An estimated 811,000 students from preschool to year 13 will be affected by the biggest teachers’ strike ever planned.
Teachers announced their industrial action on Thursday and on Friday set about explaining why they’re taking the unprecedented strike.
Next week’s teacher strike will be a mega one – with kindergarten, primary, secondary and area school teachers teaming up with some principals to march for better pay and working conditions.
It’s estimated around 800,000 students and more than 2000 schools will be affected.
“We have got members from six collective agreements coming together,” said New Zealand Educational Institute (NZEI) president Mark Potter.
Leaders from across the teaching sector gathered in Tauranga on Friday to share their concerns about pay and working conditions, and also plan for major industrial action set for next Thursday.
“I see the worry and despair as kindergarten teachers grapple with no sick leave, or a mortgage to pay, or no relievers so they go to work sick anyway,” said kindergarten head teacher Virginia Oakly.
High school teachers were there too.
“Secondary education is in crisis. The secondary teachers voted overwhelmingly to reject the Government’s offer, we’ve been in negotiations since May last year,” said Tania Rae, from the Post Primary Teachers’ Association.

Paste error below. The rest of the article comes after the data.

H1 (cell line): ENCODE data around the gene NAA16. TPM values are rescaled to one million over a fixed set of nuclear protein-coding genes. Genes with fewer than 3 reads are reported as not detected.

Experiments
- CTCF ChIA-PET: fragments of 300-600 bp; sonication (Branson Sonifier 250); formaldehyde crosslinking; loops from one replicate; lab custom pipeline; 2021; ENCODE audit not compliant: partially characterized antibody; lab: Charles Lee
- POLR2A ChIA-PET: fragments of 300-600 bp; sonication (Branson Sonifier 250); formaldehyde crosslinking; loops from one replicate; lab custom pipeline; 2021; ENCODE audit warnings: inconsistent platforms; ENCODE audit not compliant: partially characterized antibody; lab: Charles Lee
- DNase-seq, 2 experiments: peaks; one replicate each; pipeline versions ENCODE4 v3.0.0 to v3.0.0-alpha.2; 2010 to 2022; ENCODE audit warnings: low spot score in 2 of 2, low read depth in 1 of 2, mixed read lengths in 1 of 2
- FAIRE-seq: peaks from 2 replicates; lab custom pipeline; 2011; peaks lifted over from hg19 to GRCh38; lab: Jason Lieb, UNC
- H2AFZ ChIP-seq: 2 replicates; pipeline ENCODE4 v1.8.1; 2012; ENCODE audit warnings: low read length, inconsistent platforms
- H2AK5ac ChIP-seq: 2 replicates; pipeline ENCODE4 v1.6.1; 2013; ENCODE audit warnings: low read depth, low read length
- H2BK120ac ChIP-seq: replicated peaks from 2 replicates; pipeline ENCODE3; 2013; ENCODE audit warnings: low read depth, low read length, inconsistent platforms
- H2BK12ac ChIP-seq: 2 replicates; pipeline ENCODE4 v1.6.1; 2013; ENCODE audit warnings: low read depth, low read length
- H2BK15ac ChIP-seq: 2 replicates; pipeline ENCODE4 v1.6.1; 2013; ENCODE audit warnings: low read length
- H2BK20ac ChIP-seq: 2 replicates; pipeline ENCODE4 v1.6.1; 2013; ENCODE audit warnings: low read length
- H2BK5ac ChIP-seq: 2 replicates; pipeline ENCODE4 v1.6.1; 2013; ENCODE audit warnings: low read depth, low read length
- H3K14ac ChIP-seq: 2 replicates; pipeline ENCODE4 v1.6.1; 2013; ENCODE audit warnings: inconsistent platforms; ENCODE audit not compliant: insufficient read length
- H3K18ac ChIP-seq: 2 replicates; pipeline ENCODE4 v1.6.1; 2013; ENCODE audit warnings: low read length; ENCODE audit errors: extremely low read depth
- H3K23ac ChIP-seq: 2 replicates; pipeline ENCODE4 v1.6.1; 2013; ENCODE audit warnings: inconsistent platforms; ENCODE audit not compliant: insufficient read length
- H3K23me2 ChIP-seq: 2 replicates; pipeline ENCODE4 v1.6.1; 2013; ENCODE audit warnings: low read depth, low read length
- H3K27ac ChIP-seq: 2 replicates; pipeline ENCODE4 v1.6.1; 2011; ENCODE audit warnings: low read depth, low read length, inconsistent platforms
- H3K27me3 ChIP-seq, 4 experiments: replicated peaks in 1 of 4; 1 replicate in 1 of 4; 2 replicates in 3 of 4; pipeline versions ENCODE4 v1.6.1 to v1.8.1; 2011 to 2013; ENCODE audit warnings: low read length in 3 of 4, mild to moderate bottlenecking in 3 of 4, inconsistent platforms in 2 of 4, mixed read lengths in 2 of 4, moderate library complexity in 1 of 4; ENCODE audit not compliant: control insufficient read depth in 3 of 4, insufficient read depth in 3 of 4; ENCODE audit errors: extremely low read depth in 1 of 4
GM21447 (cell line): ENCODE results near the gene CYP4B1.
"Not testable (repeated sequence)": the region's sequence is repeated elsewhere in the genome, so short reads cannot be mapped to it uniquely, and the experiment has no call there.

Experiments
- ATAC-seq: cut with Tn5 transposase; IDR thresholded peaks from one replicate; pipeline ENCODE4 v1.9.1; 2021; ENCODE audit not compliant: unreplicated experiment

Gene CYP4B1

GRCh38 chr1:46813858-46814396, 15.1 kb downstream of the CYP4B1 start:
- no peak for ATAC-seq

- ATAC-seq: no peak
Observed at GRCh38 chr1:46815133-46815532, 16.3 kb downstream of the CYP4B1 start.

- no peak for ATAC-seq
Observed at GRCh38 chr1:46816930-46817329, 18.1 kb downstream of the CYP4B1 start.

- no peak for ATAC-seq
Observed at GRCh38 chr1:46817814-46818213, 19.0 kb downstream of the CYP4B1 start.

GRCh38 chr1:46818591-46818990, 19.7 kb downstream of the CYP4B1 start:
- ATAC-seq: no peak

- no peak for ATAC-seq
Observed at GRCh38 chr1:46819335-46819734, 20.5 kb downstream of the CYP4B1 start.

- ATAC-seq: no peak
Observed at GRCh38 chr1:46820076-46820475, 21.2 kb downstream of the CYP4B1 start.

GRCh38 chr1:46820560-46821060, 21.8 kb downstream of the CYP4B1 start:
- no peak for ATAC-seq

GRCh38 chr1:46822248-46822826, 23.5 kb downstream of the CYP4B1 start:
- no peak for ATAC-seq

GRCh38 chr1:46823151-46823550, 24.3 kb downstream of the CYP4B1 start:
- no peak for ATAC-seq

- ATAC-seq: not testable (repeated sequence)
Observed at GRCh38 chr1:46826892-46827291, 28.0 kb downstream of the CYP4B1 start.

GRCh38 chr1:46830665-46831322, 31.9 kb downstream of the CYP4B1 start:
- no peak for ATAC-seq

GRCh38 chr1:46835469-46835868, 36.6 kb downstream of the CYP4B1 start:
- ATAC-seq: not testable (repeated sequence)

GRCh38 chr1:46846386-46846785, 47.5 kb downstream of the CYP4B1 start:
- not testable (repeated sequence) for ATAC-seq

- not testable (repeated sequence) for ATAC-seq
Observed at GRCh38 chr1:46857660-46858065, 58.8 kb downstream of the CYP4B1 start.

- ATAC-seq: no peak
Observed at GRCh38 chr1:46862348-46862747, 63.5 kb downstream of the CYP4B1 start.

And primary principals had their say.
“We see disparities in staffing, in curriculum, in management, and in well-being support for our primary principals,” said Lynda Stuart, from the Primary Principals’ Collective Agreement.
Education Minister Jan Tinetti said she’s disappointed in the breakdown in communication but has been assured the ministry is focused on reaching settlements for teachers and principals that meet their concerns.
Here’s an example of what’s been rejected – a $4000 salary increase for trained primary teachers was offered from December last year, then a further 3 percent or $2000 from December this year. They’d also get a one-off payment of $500 and five hours per term of release time.
Teachers say the offers don’t match inflation or address working conditions.
“We can’t afford not to invest. If we don’t, then we run the risk of having an education system that really will go into decline,” Potter said.
And unless there’s a major intervention in the negotiations they’ll make their expectations loud and clear to the Government next week.